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Collector sues University for $472,500 over authenticity of artwork

Photo Credit: Andreas Praefcke / Wikimedia Commons
Photo Credit: Andreas Praefcke / Wikimedia Commons

New York art collector Vincent Fay is suing the University, alleging breach of contract in a million-dollar deal gone awry. 

A complaint filed in the U.S. District Court of the Southern District of New York on Feb. 20 contends that the University backed out of a deal to purchase 17 works from Fay for the art museum, due to ‘“concerns’ over the authenticity of seven of the objects.”


The University did not offer comment at the time of this publication.

In Nov. 2018, Fay agreed to sell the collection to the University for $945,000. The money was to be paid in two installments of $472,500 each. 

According to the complaint, in December 2018, the University paid the first installment. Six months later, on June 21, 2019, Fay received a letter saying that the University would not complete the second transaction until the works were proven to be authentic. 

After allegedly realizing that the works were spurious, the University sent a rescission letter to Fay, asking for return of the first payment.

“Mr. Fay has been damaged by … demand for the return of the First Payment,” as well as the lack of second payment, according to the complaint.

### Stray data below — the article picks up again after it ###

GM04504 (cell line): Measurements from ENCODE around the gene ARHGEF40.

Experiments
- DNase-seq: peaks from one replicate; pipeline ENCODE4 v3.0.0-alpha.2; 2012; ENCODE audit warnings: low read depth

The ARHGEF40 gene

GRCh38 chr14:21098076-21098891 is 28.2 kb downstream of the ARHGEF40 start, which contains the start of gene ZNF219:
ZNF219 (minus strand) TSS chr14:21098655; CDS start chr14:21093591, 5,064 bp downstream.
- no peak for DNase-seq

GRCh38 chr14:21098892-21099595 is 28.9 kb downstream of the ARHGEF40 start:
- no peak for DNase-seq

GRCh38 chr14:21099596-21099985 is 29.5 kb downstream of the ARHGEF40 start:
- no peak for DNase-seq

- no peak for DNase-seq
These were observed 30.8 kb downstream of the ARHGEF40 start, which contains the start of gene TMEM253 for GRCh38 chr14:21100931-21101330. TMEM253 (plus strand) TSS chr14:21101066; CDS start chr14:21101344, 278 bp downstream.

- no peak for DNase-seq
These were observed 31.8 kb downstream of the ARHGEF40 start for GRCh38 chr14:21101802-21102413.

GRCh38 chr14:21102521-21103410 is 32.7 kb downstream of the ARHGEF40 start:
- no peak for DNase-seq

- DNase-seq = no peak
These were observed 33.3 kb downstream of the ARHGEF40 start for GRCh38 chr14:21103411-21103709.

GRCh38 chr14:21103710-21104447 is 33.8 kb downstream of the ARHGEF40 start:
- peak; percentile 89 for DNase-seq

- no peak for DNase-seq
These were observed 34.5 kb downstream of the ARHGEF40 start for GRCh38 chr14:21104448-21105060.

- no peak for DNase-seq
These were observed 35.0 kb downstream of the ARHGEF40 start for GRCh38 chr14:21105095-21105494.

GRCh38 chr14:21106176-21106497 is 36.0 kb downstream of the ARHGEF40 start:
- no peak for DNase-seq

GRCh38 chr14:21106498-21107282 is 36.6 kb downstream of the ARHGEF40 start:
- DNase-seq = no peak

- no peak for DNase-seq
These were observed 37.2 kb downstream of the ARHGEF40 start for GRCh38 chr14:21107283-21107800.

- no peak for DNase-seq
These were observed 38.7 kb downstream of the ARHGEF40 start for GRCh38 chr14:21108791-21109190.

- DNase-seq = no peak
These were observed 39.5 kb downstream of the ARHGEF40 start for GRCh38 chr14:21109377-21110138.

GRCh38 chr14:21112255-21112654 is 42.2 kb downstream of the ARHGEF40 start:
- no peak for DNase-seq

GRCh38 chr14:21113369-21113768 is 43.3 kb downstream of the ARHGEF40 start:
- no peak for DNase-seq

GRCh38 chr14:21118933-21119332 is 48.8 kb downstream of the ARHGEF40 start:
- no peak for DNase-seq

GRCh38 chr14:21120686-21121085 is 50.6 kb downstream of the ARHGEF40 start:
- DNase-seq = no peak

The plaintiff’s counsel John Cahill referred to the seller’s warranty, which he said did not provide a blanket warranty based on the works’ objective authenticity. Instead, the warranty certified authenticity to the best of the seller’s knowledge. According to the plaintiff, the University would have to prove that Fay knew the works were inauthentic in order to void the contract. 


“Even if the works are called into question, … Princeton still has an obligation to pay Mr. Fay,” said Cahill in an interview with The Daily Princetonian. 

“It seems very clear. Princeton signed a contract, and they just haven’t paid the money. There’s no basis for Princeton to not have paid,” Cahill continued. 

The works in questions remain unknown to preserve their artistic integrity, according to Cahill. 

“The art should be valued for itself,” he said. “It shouldn’t be valued for the questions that have been raised about it, especially vague questions.”

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Fay has previously displayed works at the Louvre, the Metropolitan Museum of Art,  Stanford University’s Cantor Arts Center, Boston’s Museum of Fine Arts, and the Museo del Barrio in New York City. 

According to Cahill, Fay’s collections have not received questions about their authenticity prior to this suit. 

“All the museums have been happy,” he said. 

The University Art Museum holds “over 100,000 works of art spanning from antiquity to the present,” according to its website. Ten of Fay’s works are currently part of the collection.

The University received a summons on Feb. 21. It must respond within a 21-day window, or else risk a default judgement.